The Albemarle County Public Schools Long Range Planning Advisory Committee presented its recommendations this week for a 16-room expansion of Woodbrook Elementary, as well as a division-wide evaluation of modernization needs on a room-by-room basis.
The committee, which traditionally has advised on the 10-year School Improvement Program, shortened its focus in response to the upcoming county bond referendum, formally requested by the Albemarle Board of Supervisors last week, as well as ongoing school capacity and facility modernization issues.
“We did not give you the list of priorities of the capital investment plan with cutoff lines to let you juggle priorities around,” said Jon Stokes, chairman of the committee. “That’s because of the bond referendum, obviously.”
The presentation at Thursday’s meeting of the Albemarle School Board was only a summary of the committee’s suggestions, and no action was taken. The committee will present to the board two more times in the coming months before specific projects are adopted.
Greer and Woodbrook elementaries currently have significant overcrowding, which is projected to worsen in the next few years. Both schools make use of trailers and have converted storage closets into auxiliary spaces for special education and other intervention services.
The committee considered but rejected a Greer addition due to limited usable land availability, and also advised against expanding Agnor-Hurt Elementary, as it is already a relatively large school. A Hollymead addition likely would result in significant redistricting, and building a new school would be the slowest and most costly option, with an opening date of 2020 and an estimated construction budget of $18 million.
“The problem with adding directly onto Greer is the configuration of the site and the structure of the school,” Stokes said. “At Woodbrook, there’s more ability to add on from a physical standpoint.”
The committee strongly recommended a 16-classroom addition at Woodbrook, currently the smallest school in the county’s urban ring. The construction would cost $42,361.11 per new seat. The addition would open for the 2018-19 school year.
Eight of the classrooms would meet near-term enrollment deficits for the area, three classrooms would be auxiliary spaces for intervention or other special programs, two classrooms would be built in anticipation of future growth and three classrooms would help meet the county’s public preschool deficit.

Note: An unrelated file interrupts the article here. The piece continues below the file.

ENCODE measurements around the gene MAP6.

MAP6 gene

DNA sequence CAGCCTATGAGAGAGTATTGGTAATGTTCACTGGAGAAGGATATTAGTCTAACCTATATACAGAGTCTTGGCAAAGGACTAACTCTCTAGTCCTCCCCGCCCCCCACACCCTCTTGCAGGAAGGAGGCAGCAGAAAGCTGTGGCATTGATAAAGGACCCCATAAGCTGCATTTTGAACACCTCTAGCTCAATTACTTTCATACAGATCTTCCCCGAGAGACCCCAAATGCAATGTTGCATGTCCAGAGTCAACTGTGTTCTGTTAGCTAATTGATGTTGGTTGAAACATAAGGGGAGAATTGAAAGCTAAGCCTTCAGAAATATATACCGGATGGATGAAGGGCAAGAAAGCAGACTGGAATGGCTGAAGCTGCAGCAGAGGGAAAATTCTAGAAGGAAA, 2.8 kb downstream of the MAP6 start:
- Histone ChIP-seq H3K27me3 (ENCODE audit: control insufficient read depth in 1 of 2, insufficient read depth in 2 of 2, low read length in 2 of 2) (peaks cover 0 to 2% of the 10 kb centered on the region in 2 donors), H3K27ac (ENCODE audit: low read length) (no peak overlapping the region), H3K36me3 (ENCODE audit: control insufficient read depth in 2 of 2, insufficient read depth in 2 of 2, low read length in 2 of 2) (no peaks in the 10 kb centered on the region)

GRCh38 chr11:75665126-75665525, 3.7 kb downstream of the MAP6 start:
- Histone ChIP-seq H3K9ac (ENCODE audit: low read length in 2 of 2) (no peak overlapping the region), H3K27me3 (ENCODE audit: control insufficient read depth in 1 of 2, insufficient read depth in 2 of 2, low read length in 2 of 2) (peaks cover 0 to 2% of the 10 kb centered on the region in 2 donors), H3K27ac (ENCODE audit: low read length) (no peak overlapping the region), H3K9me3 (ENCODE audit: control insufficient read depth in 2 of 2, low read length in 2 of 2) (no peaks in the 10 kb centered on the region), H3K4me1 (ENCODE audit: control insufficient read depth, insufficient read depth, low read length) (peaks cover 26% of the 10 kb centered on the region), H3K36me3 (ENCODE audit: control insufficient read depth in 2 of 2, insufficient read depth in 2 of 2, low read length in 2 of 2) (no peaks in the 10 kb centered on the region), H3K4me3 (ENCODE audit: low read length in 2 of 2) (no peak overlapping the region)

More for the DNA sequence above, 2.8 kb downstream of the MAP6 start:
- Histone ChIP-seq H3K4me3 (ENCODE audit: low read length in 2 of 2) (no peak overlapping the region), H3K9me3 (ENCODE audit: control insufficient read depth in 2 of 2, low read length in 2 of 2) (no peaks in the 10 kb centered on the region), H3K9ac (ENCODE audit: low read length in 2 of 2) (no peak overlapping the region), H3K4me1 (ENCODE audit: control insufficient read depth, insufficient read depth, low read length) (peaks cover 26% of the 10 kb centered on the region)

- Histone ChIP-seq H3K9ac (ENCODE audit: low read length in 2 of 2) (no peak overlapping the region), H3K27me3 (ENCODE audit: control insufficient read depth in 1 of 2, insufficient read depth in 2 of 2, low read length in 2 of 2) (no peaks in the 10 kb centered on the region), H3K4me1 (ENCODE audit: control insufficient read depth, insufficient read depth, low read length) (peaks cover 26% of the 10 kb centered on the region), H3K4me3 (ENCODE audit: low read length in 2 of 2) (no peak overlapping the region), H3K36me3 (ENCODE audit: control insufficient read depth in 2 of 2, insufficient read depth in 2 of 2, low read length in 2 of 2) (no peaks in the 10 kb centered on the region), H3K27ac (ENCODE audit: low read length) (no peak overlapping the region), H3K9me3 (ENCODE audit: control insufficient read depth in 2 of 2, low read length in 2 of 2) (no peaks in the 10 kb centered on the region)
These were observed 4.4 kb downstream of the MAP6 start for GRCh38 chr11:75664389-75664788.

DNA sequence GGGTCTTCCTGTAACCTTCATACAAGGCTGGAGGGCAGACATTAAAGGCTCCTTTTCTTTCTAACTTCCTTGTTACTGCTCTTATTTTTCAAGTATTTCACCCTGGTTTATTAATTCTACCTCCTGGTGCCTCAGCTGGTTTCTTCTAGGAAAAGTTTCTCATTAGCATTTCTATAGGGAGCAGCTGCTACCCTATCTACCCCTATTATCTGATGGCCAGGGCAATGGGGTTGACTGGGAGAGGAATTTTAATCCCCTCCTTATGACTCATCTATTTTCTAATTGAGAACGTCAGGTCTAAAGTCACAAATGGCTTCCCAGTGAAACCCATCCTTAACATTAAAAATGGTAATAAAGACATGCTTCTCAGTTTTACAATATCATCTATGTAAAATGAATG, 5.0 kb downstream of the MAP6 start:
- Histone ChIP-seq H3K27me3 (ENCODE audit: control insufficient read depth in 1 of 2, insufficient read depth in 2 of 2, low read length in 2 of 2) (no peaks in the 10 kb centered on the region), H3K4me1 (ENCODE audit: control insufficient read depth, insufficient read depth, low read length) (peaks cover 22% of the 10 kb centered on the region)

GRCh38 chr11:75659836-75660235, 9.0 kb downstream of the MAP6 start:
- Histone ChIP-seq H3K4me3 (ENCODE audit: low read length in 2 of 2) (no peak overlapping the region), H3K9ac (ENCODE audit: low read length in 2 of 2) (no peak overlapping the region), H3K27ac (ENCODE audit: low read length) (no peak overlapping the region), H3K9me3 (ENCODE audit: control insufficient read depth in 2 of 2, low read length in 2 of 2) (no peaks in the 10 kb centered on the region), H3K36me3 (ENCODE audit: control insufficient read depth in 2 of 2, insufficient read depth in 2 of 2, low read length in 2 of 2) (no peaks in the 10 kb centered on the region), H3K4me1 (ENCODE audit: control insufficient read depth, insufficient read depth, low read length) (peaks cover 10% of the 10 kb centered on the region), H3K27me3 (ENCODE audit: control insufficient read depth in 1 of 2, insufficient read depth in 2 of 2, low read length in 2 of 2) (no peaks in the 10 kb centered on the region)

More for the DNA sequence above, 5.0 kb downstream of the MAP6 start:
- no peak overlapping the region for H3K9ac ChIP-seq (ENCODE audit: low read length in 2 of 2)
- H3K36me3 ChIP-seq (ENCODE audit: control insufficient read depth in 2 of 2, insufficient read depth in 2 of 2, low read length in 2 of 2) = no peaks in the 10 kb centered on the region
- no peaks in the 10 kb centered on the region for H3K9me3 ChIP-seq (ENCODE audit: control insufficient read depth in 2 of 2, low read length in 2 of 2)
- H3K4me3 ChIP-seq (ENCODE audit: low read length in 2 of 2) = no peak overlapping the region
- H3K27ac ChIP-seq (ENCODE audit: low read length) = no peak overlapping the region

A 12-classroom addition also was evaluated, but would be less cost efficient, at $47,453.70 per new seat, officials said.
The Woodbrook expansion already has been discussed by the board, and it is one of the projects included in the bond referendum. Another is a program to modernize all schools.
While recently constructed additions have included modern features such as sufficient numbers of electrical outlets and state-of-the-art technology, existing classrooms and media centers have fallen out of date.
For example, classrooms at Albemarle High School have one-piece desks, which impede project-based learning, and more than 90 rooms across the division have no access to sunlight.
“The problem is that the capital program, as it currently stands, has no regular investment into current classrooms or media centers or other learning spaces,” said Stokes. “It’s difficult to teach in a 21st-century manner when you’re dealing with 20th-century facilities.”
The committee considered three options: updating school buildings as they receive additions; beginning a cycle of renewal for facilities based on age; or evaluating all school buildings and forming a modernization plan based on the severity of their needs.
Updating buildings during the construction of additions was deemed inequitable, as not all schools in the division will receive additions in the foreseeable future. Because the issue is so widespread, The committee determined that renovation based on building age would not be viable at this point, either.
The committee advocated for a room-by-room evaluation across the division to establish priorities for renovation, with the introduction of a renewal cycle based on facility age sometime in the future. They emphasized the need to include updated technology in modernization efforts.
“The cost estimate to modernize an entire school system was a huge number,” said Kate Acuff, chairwoman of the School Board. “We are making a modest step in this referendum to start addressing those issues in ways that would touch every school, but we have a ways to go to get on the renewal cycle.”
The committee addressed current and projected overcrowding at Albemarle High, as well as overcrowding projected at Western Albemarle High starting in 2019.
Because the Board of Supervisors recently approved a high school capacity planning study, the committee offered only a general list of suggestions on this issue. Options to be evaluated include building a new school, adding on to AHS or employing more modular external classrooms.
“The county has approved funding for high school planning but that funding is not specific to capacity only, it will include capacity but also how we teach,” Acuff said.
“With the pressure of overcrowding in Albemarle, it’s time for us to really develop a good process and make a good decision and lay out our vision, our plan for the next 20 years,” School Board member Steve Koleszar said.